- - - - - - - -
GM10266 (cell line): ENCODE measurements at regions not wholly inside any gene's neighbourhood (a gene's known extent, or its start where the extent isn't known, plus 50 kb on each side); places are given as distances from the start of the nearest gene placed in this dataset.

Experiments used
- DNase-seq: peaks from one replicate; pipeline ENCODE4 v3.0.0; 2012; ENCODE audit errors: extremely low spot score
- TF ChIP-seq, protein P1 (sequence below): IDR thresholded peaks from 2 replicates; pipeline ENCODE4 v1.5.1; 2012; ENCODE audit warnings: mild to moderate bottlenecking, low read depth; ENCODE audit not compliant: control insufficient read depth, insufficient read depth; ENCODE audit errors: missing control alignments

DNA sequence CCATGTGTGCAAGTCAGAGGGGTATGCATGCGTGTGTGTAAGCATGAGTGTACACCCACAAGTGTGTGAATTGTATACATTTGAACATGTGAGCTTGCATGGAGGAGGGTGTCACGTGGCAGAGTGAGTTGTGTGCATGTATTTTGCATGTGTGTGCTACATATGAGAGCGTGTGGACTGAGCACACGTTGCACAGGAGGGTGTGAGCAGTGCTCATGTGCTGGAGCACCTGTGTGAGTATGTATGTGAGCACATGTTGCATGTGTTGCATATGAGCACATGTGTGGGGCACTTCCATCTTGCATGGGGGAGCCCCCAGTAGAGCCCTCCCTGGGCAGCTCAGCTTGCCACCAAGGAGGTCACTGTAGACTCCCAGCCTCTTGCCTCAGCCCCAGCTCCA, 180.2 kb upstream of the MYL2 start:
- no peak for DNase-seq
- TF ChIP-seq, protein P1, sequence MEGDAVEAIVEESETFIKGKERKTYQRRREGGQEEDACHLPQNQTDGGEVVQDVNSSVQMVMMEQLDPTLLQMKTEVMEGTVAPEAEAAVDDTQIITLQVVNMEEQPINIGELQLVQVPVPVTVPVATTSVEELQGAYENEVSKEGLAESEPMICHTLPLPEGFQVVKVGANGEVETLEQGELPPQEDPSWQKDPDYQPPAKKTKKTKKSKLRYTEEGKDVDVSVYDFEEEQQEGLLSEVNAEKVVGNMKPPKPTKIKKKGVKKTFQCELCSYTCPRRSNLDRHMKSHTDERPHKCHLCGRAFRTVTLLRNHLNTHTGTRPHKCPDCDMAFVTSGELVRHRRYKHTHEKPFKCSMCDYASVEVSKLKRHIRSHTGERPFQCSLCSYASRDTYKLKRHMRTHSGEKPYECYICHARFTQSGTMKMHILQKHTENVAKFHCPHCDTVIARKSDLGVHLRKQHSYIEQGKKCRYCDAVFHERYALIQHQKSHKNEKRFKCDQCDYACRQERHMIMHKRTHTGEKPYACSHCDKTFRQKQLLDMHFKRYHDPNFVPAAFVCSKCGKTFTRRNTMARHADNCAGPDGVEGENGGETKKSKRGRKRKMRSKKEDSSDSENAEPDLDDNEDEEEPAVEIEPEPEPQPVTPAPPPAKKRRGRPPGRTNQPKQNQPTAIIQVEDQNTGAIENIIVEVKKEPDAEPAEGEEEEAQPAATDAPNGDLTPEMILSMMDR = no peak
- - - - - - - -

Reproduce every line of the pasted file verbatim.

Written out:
GM10266 (cell line): ENCODE measurements at regions not wholly inside any gene's neighbourhood (a gene's known extent, or its start where the extent isn't known, plus 50 kb on each side); places are given as distances from the start of the nearest gene placed in this dataset.

Experiments used
- DNase-seq: peaks from one replicate; pipeline ENCODE4 v3.0.0; 2012; ENCODE audit errors: extremely low spot score
- TF ChIP-seq, protein P1 (sequence below): IDR thresholded peaks from 2 replicates; pipeline ENCODE4 v1.5.1; 2012; ENCODE audit warnings: mild to moderate bottlenecking, low read depth; ENCODE audit not compliant: control insufficient read depth, insufficient read depth; ENCODE audit errors: missing control alignments

DNA sequence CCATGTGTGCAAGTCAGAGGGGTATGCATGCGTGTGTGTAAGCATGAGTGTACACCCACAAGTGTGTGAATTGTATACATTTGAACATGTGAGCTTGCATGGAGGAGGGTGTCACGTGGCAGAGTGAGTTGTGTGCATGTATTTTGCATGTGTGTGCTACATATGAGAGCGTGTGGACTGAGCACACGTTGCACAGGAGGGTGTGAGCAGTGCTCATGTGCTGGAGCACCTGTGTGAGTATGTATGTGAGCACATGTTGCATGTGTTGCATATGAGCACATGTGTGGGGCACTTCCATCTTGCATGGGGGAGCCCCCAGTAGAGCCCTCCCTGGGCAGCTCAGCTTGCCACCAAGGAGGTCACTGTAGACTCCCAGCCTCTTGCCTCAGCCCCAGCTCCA, 180.2 kb upstream of the MYL2 start:
- no peak for DNase-seq
- TF ChIP-seq, protein P1, sequence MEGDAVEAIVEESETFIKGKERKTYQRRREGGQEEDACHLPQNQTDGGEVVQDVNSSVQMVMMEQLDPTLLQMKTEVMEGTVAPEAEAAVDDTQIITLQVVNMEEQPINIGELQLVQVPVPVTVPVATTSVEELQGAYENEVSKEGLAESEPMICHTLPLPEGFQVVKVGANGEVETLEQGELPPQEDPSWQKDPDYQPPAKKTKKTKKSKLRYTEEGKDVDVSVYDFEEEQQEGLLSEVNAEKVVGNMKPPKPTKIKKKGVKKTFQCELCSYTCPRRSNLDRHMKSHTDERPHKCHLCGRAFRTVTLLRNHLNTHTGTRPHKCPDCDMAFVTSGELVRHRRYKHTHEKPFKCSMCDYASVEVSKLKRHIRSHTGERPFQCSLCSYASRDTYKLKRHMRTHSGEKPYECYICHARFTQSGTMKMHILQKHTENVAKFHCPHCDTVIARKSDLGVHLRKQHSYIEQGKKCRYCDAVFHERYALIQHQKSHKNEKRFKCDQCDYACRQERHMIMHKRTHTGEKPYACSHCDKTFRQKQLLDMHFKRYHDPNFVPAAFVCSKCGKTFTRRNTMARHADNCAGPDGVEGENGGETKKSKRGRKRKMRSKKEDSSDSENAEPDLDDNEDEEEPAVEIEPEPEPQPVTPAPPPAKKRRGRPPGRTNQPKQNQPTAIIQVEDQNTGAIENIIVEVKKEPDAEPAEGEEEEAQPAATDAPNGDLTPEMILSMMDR = no peak